Summary of Karel Appel
Karel Appel was a major painter of the post-war era in the Netherlands, as renowned for his colorful personality as for his free-flowing, spontaneous approach to his work. As a founding member of the CoBrA group, along with his Dutch compatriots Corneille Guillaume Beverloo and Constant Nieuwenhuys, Appel developed a radically new approach to painting. He believed in a wholly unschooled form of creative expression, and looked to the art produced by children, mental patients, and artists working outside the canon (Folk artists) for inspiration. Appel created a vibrant and diverse body of work to rival that of Jean Dubuffet for its striking singularity of manner.
- Appel and the artists of CoBrA were pioneers in that their art rejected not only the history of figurative painting but also the strictures of avant-garde art. Working in the wake of World War Two in a Europe that was rebuilding itself in new ways, the CoBrA group saw the old experimental factions such as Surrealism and De Stijl, regrouping under the same banners, with the same stiff rules. The group tried to unburden themselves from any of the typical styles of art history, including those that had previously been seen as radical, painting with total freedom and lawlessness.
- The figure of the child was a particularly important one for Appel. Whereas the best-known exponent of untutored art, Jean Dubuffet, often turned to artists diagnosed with mental illness for his wellspring of untutored creativity, Appel looked back to youth. His paintings and murals often depict children, and are created with the same automatic and simplistic gestures, crude outlines, and anatomical anomalies we associate with children's art.
- Appel was unusual amongst his northern European peers for the time he spent in the USA in the 1950s. While there he connected with many Abstract Expressionist artists and his work began to bear its influence, particularly that of his friend Willem de Kooning. In this respect, Appel's work represents an interesting point of convergence between European and North-American trends in mid-twentieth-century art.
Important Art by Karel Appel
Questioning Children is an example of Appel's use of found and discarded items as art materials, which he used to create a series of relief paintings he called his Objets Poubelles (trash objects). In its imagery of "questioning children" who may in fact be asking for food or money, the work also shows Appel's engagement with the destructive impact of World War Two. This work is typical of the CoBrA movement's break away from De Stijl-style minimalism and the hyper-naturalism of Surrealism, with its expressionistic, figurative approach and conscious brashness and crudeness of form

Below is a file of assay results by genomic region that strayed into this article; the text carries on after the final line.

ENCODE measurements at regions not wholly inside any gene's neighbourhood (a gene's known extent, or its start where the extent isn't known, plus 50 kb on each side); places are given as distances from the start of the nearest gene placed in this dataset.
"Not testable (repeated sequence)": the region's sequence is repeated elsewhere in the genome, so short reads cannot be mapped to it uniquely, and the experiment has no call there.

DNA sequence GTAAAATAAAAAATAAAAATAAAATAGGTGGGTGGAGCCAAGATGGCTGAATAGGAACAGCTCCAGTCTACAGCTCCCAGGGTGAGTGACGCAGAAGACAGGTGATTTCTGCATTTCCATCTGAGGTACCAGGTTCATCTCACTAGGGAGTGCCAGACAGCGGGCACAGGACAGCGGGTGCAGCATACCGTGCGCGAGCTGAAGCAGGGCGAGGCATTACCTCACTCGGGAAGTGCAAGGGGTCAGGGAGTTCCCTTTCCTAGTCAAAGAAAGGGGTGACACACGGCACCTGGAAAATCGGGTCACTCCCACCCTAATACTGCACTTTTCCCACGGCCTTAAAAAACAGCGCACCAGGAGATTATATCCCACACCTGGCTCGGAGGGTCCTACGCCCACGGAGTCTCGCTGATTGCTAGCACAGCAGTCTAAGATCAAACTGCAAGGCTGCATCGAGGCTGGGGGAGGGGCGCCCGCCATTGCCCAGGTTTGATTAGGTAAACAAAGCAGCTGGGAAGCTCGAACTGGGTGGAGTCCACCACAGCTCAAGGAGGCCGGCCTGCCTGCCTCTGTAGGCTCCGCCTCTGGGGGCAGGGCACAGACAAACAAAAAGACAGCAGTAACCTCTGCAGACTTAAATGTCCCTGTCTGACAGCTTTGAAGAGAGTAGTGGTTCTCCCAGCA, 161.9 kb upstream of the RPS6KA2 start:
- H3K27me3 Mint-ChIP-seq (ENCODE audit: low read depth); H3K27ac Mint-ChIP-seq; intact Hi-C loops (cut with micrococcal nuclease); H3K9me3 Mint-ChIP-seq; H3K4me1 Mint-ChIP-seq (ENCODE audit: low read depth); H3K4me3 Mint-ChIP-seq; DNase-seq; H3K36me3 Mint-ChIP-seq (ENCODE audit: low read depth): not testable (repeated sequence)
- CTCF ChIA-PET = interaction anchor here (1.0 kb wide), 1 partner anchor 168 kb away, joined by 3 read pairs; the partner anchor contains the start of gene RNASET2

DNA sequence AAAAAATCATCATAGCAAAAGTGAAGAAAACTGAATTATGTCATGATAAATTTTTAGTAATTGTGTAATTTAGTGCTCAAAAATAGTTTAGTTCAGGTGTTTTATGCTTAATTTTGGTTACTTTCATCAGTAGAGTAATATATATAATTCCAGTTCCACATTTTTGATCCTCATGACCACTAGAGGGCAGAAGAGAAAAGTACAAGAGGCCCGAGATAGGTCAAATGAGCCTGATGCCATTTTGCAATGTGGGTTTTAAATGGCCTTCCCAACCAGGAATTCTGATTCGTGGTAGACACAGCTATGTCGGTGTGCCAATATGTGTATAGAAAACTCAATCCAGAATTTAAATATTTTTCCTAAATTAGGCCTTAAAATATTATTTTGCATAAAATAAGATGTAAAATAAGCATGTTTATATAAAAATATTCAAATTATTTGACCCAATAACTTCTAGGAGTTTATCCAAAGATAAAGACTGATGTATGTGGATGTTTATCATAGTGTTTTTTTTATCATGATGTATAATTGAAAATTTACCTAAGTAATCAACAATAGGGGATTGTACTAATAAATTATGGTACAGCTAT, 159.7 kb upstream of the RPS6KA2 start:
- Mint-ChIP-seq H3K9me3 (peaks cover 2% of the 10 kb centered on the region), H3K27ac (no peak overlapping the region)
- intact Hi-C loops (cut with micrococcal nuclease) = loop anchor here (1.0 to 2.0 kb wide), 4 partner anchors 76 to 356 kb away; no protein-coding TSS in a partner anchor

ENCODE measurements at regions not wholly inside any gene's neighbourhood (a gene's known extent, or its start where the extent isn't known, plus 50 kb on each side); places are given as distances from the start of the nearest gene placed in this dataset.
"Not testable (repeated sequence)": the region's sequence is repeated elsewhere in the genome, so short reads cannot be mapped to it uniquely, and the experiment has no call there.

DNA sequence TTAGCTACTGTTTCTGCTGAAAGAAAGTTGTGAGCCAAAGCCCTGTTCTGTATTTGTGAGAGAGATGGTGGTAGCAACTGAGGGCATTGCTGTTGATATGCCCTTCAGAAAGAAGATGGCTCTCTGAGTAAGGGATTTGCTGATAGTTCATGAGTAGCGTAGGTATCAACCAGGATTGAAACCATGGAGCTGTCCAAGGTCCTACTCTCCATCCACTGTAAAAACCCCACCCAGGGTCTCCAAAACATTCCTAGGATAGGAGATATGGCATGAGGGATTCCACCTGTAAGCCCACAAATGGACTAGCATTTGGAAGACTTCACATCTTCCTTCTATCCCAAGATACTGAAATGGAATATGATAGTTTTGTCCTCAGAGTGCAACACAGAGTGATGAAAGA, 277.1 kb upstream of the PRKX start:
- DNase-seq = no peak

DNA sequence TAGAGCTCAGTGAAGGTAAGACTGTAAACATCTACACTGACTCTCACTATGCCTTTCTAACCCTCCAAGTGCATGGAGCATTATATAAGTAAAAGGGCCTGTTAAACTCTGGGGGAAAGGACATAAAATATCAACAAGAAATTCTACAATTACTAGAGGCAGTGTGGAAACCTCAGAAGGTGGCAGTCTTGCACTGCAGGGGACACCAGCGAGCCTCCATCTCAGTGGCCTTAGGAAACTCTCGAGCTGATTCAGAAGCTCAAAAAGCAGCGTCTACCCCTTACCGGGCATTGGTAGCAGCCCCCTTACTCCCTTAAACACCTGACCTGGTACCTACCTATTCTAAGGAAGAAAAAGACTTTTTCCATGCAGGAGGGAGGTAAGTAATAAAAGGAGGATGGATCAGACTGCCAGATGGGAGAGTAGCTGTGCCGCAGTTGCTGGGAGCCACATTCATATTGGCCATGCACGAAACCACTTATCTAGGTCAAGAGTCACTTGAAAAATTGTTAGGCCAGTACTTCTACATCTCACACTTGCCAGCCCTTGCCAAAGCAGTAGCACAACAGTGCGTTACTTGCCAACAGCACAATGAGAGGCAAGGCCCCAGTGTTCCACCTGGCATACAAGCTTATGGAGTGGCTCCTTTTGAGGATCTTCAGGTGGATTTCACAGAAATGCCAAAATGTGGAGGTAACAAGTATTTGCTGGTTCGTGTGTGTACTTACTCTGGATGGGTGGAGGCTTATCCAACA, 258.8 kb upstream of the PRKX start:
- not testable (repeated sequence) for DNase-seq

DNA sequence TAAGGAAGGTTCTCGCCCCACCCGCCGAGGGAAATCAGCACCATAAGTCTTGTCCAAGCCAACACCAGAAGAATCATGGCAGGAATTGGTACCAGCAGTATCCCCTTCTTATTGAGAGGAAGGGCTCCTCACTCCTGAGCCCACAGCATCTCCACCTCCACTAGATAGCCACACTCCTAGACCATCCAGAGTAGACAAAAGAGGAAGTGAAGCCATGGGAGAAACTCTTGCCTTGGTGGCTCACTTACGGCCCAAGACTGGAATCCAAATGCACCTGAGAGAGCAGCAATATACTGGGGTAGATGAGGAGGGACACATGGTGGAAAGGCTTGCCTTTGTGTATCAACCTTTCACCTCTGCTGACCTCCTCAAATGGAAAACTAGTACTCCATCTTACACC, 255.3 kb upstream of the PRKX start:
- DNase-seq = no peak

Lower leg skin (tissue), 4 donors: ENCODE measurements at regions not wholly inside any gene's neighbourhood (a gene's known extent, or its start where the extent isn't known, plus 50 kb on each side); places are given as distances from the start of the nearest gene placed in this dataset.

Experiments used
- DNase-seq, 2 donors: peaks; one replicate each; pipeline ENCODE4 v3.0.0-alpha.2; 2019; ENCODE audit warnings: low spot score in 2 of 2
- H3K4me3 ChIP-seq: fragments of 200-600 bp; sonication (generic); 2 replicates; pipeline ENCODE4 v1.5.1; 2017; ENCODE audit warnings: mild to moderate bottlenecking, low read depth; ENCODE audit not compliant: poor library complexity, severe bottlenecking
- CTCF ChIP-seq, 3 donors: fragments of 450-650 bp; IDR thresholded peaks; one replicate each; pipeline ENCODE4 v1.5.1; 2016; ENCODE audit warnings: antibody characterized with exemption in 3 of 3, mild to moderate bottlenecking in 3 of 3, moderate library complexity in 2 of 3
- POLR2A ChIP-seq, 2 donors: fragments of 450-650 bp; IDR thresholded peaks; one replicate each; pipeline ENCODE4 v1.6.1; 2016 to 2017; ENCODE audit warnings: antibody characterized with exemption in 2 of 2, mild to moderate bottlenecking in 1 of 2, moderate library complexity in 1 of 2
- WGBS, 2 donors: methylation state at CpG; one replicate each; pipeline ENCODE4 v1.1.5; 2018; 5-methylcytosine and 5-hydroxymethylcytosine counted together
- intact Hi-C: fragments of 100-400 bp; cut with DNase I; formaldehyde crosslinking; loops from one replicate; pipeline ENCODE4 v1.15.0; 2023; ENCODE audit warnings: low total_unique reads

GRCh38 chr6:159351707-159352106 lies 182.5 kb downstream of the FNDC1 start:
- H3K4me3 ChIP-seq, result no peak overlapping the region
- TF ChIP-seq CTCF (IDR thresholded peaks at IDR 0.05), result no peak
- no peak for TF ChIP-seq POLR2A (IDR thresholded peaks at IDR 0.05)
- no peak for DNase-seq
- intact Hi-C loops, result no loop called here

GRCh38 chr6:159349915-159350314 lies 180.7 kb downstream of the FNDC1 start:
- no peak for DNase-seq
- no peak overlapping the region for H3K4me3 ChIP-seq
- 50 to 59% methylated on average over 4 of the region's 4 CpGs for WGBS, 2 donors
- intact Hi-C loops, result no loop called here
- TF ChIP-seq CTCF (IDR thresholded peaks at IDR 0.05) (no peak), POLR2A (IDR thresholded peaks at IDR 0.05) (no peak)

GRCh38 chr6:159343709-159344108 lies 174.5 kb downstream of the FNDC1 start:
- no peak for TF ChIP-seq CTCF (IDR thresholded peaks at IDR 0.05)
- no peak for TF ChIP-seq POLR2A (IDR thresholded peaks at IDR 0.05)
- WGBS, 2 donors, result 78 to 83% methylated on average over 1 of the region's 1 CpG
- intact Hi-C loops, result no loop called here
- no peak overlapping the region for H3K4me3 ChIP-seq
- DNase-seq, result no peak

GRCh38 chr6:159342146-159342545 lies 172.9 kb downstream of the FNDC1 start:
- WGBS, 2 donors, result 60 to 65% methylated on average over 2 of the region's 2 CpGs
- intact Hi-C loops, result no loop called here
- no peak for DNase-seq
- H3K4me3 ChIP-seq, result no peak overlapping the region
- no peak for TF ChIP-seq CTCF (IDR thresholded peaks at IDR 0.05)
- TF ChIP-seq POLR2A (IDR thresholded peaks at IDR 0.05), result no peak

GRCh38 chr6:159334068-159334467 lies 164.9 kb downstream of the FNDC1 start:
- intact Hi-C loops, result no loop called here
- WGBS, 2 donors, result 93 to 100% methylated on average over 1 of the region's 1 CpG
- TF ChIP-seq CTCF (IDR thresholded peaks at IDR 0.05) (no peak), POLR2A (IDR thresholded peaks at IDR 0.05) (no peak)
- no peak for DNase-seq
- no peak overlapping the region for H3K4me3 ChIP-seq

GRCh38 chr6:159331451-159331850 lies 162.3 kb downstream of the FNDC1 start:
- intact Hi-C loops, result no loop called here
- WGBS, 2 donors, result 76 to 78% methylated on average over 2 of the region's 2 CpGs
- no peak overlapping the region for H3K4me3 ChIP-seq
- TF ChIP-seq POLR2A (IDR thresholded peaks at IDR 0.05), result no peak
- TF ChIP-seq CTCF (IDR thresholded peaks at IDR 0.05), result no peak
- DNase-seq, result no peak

Constructing his painting surface from pieces of discarded wood and a found window-shutter, Appel imbues a playful image with subtle formal allusions to the havoc wreaked by war. Indeed, this reference is mirrored at a thematic level. Though the image is in part a joyful and colorful one, its original Dutch title, Vragende Kinderen, translates not as "questioning children" but as "begging children." This reference confronts the viewer with the destitution and poverty that were widespread across the Netherlands and Northern Europe after 1945, as shattered infrastructure and economies were rebuilt. If we look closely at the faces of these children, we might feel that they are not gleeful or energetic but manic and grief-stricken.
Appel used the same title for a controversial mural created for the cafeteria of Amsterdam's city hall. Both paintings were completed in 1949 but the mural version, which also addressed the theme of war, was publicly criticized, with city officials pressured into covering it over with newspaper. As well as being scandalized by Appel's childlike painting style, many members of the public wanted to move on from the mental scars of the recent conflict, and did not appreciate Appel's confronting imagery, informed by the Marxist ideas of the CoBrA group.
Gouache on wood - Collection of the Tate, United Kingdom
Hip, Hip, Hoorah!
In contrast to the seriousness of Questioning Children, Appel's Hip, Hip, Hoorah! offers a lighthearted and optimistic vision of the world, informed by the imagination of youth. The piece speaks to the feeling of artistic liberation that Appel and the CoBrA group had achieved by drawing on unconventional sources such as children's art for inspiration. While we might draw a thread of influence to artists such as Paul Klee, this work is radically unlike the formal abstraction of, say, Cubism. Rather than breaking up the picture plane as an academic exercise, the CoBrA artists began by trying to rediscover the quick, clumsy pictorialism of children or untutored artists.
Against a dark background, a gaggle of colorful and stylized figures boldly state their presence. These strange, human-animal hybrids are influenced by children's painting, often created by artists who have not yet internalized the physical distinctions between different kinds of figurative forms. Legs, arms, and heads are combined from different sources, human and non-human, with wild abandon, growing from unexpected points on the bodies. Appel referred to his evocative, semi-anthropomorphic beings as "people of the night," which explains the stark black setting.
The bold color contrast, combined with Appel's gestural application of paint, contributes to an illusion of motion. Each figure has the feeling of being in flux. The human-bird hybrids appear as if they are in flight, while each character's large eyes create a feeling of bewilderment and excitement.
Oil on canvas - Collection of the Tate, United Kingdom
Amorous Dance (Danse Amoureuse)